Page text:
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DonKeebals wrote:
A terrible GM is one that allows the players to run the table.

That's not mutually exclusive with what I said, you know. There's a whole lot of fun to be had in the ENORMOUS space in between "GM is god" and "players run the table". That's where the good GMs are. The terrible ones populate the two situations you and I have now identified (and probably some other spaces as well).

Quote:
And yes, GM's are the gods at their tables. What they say goes, period.

Unless of course the GM is a healthy, high-functioning adult. In that case, the GM makes adjudications where needed but listens to complaints/rebuttals and is willing to accommodate reasonable requests.


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Jiggy wrote:
There's a whole lot of fun to be had in the ENORMOUS space in between "GM is god" and "players run the table". That's where the good GMs are.

I tend to agree. That said ...

... it isn't a matter of the DM not rightly possessing such power as DonKeebals describes. He or she does, without question, by default. It's instead a matter of seldom if ever having to rely on its brutal application, because instead he or she oversees the game with wisdom and restraint.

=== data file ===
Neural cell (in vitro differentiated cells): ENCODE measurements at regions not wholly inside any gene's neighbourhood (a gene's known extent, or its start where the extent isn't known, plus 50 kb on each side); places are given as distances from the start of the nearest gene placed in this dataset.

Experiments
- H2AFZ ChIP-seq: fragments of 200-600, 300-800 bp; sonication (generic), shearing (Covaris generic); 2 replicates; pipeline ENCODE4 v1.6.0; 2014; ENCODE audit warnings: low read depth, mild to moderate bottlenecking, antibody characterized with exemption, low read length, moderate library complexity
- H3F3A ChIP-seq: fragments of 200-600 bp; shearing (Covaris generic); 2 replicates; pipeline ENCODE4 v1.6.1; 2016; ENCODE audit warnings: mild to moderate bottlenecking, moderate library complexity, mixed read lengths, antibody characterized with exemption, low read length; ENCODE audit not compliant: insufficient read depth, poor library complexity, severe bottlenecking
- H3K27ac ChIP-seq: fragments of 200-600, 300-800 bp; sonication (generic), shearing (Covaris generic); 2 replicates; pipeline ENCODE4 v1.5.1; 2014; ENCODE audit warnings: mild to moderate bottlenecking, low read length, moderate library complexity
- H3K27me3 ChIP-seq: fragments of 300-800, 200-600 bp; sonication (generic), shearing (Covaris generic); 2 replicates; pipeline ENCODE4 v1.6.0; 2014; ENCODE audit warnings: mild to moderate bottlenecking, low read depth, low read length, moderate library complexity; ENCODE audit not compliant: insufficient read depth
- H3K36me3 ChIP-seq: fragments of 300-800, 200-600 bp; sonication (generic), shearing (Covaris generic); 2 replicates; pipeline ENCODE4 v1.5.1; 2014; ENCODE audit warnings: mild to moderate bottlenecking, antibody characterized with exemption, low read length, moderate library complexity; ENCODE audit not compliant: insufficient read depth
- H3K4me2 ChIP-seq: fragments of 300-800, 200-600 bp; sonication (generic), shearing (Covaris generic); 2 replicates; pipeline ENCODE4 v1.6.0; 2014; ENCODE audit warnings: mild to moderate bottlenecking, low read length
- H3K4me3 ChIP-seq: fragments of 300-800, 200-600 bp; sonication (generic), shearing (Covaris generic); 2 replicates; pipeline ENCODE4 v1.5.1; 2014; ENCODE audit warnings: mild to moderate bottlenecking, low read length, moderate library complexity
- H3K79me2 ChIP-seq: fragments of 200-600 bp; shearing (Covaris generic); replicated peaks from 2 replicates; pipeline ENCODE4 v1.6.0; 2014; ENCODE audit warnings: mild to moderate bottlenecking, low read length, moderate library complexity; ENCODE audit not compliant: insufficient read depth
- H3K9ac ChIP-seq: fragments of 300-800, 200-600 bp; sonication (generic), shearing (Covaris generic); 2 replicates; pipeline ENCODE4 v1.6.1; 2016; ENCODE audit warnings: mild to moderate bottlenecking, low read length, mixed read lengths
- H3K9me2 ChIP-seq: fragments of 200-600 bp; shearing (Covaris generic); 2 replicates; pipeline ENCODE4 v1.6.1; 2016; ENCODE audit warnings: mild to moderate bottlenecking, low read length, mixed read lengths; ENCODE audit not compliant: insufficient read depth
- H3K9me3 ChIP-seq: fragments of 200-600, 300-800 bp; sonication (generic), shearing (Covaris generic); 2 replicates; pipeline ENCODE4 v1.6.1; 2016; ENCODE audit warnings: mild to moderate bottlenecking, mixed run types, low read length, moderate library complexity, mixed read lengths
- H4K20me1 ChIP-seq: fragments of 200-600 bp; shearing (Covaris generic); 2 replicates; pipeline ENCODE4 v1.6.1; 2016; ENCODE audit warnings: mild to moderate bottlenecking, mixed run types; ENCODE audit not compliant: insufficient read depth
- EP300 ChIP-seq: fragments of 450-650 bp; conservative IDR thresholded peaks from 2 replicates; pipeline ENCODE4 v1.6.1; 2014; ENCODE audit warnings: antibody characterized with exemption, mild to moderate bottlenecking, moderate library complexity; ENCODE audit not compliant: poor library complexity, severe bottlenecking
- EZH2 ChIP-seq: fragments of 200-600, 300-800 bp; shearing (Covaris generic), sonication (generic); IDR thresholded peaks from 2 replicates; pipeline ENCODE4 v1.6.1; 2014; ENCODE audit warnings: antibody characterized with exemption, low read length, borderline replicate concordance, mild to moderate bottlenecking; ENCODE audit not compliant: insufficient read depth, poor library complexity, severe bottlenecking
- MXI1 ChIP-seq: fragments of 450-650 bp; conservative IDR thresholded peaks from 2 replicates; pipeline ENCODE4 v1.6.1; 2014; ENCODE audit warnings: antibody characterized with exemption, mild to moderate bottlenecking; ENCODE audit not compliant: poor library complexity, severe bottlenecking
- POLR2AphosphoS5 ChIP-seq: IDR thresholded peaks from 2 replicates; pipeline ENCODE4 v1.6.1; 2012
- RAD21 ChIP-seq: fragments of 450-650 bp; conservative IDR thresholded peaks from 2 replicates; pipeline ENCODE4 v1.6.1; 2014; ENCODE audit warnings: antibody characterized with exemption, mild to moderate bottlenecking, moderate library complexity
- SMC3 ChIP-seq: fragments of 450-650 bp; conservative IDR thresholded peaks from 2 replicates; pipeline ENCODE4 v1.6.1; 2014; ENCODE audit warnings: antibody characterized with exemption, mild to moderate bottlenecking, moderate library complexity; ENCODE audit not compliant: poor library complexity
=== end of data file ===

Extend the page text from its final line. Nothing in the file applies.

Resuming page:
If you pull out the smack-down hammer for the least issue, you're a bully and an idiot. If you refuse to employ it even when it is necessary, you're a doormat.

Frankly, if you wield your authority properly, subtly and never when unnecessary, your power is rarely if ever required.

In addition, players always have the ultimate power (and rightly so). They wield the Horn of Your Game Sucks, I'm Leaving, and can sound it at will.


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DonKeebals wrote:
Jiggy wrote:
DonKeebals wrote:
I saw someone mention GM's and cheating, so I figured I'd add my $0.02. A GM can not cheat. GM's are the god at your table and they can do what they want. I almost always roll behind the screen and if I think a miss would have been a hit, it will be. Especially if I need to knock a player off of their high horse. To me this is no different that adding the advanced template to creatures.
This whole quote is a perfect example of terrible GMing, and the part I bolded is a good illustration of the level of blindness required to not see it.
A terrible GM is one that allows the players to run the table. And yes, GM's are the gods at their tables. What they say goes, period.

Isn't the purpose of a GM to facilitate the enjoyment of all the players(including the GM) at the table?